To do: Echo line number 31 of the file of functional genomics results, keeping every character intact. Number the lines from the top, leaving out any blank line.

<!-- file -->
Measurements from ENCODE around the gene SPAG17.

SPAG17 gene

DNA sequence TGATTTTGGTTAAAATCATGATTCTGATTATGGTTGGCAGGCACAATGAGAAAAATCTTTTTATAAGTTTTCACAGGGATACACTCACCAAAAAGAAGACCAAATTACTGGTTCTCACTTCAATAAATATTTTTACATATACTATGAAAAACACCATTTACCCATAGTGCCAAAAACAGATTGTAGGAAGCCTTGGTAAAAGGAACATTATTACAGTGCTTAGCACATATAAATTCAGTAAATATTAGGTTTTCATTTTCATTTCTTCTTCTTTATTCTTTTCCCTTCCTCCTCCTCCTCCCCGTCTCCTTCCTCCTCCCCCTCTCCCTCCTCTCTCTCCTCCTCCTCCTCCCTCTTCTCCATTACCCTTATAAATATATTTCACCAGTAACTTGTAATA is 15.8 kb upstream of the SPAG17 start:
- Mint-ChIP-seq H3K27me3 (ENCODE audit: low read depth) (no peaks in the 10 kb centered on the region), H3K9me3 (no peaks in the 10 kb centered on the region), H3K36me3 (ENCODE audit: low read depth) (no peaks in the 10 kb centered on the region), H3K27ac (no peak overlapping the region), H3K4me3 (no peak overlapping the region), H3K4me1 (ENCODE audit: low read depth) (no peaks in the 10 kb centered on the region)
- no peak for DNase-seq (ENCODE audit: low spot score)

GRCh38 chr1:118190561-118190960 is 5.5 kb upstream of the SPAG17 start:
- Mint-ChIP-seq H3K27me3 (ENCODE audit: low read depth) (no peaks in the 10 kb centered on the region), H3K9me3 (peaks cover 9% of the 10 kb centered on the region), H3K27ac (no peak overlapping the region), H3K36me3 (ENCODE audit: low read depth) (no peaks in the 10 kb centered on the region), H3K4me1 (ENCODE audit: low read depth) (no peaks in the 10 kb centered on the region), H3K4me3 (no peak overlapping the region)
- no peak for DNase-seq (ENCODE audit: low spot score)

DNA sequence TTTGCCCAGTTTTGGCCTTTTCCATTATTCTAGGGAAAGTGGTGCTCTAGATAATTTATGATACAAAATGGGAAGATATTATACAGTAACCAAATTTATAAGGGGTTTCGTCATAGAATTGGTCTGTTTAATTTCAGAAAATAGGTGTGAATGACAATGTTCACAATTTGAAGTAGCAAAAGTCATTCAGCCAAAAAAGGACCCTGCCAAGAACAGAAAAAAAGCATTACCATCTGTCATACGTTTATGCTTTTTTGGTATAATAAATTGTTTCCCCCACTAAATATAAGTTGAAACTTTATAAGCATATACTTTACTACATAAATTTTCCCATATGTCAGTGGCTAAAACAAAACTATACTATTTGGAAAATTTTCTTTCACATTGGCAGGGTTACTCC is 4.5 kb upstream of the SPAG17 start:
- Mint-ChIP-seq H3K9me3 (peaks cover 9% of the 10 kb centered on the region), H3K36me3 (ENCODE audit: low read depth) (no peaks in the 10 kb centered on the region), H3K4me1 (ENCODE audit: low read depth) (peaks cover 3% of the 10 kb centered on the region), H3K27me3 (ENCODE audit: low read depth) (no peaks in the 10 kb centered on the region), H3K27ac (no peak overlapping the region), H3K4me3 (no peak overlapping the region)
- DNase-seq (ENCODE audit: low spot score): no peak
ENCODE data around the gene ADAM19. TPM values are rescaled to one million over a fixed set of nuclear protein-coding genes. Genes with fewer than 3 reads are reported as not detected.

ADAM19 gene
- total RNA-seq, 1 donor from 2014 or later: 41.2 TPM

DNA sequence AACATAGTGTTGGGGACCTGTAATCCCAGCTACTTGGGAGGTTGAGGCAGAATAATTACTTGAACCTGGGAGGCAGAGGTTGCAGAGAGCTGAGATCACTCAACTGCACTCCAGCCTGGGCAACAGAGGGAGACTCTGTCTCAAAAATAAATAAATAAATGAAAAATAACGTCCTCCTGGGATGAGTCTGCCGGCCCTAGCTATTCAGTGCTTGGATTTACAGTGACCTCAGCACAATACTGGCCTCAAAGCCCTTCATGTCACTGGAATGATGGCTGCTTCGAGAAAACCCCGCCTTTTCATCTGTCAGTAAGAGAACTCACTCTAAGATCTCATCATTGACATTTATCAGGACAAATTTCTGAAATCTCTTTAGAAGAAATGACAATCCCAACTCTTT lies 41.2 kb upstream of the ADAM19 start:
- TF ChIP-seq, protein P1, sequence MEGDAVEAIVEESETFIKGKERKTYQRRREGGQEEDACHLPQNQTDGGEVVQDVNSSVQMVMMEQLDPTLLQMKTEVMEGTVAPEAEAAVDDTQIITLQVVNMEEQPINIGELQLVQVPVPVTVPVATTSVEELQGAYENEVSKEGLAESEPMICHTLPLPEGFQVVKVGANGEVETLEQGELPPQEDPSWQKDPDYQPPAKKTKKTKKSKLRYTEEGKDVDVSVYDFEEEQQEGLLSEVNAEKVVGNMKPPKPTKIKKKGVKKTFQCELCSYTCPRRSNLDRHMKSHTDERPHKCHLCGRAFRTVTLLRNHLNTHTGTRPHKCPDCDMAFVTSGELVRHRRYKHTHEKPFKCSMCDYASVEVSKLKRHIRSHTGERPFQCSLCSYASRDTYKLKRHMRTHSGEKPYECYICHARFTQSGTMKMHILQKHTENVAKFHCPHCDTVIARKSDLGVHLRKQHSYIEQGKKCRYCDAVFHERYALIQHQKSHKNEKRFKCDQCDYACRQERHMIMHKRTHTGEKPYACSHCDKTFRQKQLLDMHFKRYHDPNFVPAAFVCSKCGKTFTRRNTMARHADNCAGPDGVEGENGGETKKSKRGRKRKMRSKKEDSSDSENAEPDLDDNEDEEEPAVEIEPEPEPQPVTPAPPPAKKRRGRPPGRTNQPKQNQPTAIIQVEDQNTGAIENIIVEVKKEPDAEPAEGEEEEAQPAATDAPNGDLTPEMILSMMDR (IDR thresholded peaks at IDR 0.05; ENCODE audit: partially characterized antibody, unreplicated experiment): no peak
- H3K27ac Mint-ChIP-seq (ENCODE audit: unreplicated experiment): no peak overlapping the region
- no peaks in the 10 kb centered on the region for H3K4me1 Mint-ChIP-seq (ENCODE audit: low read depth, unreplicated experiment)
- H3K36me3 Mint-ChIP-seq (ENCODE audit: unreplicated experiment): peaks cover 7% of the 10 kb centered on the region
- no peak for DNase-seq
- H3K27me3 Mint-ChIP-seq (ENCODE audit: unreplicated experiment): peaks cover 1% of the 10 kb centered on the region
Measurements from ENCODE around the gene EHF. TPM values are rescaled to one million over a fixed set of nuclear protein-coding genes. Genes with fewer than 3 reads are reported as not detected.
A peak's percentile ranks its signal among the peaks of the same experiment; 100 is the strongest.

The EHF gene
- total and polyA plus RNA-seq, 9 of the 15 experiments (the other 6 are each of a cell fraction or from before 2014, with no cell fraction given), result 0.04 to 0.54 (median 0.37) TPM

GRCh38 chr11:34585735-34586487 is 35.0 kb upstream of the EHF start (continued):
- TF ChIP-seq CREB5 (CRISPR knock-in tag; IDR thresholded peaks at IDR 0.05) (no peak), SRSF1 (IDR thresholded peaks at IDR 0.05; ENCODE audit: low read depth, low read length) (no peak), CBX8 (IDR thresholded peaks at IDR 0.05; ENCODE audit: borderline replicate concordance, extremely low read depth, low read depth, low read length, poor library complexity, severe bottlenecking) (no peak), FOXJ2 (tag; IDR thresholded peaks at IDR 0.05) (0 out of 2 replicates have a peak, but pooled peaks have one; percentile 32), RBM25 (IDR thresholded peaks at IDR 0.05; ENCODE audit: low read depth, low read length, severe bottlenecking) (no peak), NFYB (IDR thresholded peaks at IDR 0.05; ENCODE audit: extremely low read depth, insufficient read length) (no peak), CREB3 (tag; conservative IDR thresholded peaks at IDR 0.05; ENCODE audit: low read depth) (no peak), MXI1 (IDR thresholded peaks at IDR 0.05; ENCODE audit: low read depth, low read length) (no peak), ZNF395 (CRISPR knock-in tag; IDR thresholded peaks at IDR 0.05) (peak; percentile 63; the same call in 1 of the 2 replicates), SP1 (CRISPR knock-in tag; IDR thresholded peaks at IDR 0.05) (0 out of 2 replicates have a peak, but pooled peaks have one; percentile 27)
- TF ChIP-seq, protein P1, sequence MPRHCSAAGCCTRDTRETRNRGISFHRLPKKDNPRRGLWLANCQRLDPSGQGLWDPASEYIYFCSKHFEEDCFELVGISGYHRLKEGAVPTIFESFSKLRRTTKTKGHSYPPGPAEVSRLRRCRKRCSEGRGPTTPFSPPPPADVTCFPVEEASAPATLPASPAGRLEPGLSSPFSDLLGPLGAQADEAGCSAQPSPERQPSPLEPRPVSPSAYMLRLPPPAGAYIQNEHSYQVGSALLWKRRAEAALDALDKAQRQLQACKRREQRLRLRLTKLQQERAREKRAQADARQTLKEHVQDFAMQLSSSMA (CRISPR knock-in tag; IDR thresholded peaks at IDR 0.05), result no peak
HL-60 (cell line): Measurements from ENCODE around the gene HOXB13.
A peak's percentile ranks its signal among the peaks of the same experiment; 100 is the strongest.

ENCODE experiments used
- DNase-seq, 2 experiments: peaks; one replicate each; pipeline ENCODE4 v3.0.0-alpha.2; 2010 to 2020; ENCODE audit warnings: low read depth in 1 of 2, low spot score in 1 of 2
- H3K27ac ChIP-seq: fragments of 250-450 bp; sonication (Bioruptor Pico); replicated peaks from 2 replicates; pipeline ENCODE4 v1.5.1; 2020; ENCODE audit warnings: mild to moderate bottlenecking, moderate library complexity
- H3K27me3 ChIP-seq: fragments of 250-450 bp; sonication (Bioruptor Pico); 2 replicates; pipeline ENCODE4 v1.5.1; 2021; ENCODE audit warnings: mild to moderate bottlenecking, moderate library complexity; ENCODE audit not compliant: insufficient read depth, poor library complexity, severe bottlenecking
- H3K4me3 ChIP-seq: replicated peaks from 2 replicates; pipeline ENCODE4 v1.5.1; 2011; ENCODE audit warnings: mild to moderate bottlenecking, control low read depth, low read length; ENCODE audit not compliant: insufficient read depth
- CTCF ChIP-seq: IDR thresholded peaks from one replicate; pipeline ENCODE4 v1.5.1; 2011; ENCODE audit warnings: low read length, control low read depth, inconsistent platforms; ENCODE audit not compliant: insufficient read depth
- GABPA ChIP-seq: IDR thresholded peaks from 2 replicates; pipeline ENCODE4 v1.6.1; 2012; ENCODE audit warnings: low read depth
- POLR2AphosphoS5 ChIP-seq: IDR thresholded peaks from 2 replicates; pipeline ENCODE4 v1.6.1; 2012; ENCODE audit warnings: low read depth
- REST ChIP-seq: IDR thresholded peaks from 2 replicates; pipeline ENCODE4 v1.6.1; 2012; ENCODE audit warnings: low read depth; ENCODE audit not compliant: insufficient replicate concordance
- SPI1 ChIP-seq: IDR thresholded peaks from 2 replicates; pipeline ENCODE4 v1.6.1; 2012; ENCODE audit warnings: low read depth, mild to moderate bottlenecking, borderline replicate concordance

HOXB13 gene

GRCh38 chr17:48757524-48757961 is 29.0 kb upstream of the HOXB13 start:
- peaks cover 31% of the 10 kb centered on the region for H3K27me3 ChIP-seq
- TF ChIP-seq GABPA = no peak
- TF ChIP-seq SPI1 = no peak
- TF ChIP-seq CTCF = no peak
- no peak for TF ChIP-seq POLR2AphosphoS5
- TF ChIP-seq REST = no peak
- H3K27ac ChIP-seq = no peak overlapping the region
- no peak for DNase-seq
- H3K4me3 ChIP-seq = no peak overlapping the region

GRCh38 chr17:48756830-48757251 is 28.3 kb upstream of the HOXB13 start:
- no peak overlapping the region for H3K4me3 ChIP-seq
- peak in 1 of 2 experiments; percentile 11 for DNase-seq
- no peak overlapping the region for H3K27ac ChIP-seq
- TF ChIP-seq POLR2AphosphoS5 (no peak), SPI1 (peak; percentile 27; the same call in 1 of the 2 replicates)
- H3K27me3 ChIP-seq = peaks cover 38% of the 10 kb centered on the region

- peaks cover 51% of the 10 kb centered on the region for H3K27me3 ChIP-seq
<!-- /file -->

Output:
ENCODE experiments used